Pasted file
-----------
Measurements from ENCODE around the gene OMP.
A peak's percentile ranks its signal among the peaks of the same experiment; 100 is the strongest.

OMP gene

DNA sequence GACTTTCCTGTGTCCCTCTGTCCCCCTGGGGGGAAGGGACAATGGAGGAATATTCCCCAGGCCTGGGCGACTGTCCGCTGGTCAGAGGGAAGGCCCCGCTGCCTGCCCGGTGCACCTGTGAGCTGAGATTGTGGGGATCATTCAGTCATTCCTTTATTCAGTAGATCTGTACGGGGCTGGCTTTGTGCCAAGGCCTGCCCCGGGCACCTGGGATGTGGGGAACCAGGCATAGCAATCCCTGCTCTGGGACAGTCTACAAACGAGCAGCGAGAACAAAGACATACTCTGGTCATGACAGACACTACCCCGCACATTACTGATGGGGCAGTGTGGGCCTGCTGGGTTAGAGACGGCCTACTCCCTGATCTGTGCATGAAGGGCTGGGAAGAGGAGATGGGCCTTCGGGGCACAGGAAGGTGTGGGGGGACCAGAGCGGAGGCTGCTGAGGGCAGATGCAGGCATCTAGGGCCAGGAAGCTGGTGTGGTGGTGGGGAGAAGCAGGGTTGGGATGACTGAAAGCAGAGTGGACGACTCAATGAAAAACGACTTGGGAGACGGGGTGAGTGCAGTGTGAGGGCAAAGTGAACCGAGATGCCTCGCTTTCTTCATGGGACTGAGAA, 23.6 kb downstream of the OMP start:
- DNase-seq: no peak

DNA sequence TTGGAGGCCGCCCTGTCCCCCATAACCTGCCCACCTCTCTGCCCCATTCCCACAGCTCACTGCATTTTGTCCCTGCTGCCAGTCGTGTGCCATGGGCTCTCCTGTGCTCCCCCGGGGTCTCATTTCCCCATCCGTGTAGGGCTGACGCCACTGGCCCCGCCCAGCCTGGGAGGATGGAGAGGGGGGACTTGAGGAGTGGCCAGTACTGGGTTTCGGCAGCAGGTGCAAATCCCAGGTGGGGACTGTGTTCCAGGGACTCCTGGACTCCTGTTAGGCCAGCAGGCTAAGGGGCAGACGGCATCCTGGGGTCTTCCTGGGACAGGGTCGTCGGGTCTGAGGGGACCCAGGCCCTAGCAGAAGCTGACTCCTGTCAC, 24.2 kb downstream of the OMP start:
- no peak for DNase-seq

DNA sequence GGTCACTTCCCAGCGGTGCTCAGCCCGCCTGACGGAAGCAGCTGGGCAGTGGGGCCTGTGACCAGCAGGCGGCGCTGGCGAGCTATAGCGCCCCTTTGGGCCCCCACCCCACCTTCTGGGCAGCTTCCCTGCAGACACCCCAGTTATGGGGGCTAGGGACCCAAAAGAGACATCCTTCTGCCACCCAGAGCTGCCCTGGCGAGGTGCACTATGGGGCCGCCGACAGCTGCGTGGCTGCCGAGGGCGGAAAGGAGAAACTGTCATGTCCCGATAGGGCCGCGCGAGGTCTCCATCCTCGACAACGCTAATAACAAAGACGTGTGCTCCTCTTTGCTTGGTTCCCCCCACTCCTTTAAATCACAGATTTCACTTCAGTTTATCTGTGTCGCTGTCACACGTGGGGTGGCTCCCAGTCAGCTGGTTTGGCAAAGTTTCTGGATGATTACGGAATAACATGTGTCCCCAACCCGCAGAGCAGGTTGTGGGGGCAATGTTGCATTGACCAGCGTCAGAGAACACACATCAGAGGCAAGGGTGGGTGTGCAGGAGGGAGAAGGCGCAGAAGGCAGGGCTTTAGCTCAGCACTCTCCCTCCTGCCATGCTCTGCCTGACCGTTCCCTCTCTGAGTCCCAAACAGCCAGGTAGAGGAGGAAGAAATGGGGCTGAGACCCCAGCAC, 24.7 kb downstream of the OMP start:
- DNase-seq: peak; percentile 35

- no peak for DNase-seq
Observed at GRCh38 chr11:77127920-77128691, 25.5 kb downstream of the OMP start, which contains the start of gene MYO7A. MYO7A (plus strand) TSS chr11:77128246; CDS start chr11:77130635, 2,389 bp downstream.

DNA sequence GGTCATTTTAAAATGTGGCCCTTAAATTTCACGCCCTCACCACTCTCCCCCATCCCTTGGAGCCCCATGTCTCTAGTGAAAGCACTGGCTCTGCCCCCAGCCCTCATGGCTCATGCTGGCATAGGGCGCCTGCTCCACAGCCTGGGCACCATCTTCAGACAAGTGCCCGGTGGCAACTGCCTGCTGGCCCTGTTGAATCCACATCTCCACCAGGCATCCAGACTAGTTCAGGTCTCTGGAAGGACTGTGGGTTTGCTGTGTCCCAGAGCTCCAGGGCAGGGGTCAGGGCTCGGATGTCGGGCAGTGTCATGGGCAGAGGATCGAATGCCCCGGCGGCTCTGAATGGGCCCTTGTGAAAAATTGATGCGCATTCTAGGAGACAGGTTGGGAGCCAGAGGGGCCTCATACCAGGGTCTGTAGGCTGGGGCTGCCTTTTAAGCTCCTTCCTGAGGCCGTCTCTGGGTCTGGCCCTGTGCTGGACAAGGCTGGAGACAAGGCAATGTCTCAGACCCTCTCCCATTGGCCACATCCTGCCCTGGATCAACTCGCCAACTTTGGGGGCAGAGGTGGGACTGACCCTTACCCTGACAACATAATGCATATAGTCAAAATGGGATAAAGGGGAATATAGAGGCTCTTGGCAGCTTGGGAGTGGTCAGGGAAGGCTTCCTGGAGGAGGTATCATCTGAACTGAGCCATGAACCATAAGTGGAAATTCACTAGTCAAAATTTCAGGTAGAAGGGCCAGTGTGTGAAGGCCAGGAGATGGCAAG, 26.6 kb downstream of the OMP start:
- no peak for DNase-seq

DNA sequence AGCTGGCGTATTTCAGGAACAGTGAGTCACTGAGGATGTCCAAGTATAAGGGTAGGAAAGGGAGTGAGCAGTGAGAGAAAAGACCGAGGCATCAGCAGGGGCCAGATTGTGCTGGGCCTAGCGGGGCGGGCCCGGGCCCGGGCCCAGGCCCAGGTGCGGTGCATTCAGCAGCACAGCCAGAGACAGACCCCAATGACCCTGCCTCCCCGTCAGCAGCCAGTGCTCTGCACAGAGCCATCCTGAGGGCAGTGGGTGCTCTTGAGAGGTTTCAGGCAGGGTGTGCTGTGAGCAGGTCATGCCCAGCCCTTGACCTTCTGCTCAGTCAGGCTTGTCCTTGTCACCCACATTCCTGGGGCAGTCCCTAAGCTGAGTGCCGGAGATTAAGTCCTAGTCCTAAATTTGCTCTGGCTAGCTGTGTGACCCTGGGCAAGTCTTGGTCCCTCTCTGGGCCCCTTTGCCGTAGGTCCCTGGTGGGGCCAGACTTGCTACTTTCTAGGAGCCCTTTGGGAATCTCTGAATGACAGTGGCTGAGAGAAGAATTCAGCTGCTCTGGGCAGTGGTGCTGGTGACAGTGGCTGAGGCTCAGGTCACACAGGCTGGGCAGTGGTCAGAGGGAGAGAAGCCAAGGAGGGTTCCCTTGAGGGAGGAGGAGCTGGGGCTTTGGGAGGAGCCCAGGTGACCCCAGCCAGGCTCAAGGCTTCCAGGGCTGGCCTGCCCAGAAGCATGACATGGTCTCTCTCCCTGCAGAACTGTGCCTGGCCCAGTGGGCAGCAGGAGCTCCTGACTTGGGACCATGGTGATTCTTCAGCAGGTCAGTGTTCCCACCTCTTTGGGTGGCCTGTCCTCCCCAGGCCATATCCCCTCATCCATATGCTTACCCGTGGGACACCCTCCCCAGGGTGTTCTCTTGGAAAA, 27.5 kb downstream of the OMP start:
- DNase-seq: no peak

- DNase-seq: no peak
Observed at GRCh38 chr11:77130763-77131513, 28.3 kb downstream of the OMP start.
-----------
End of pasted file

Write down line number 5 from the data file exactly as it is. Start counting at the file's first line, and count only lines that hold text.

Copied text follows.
- DNase-seq: no peak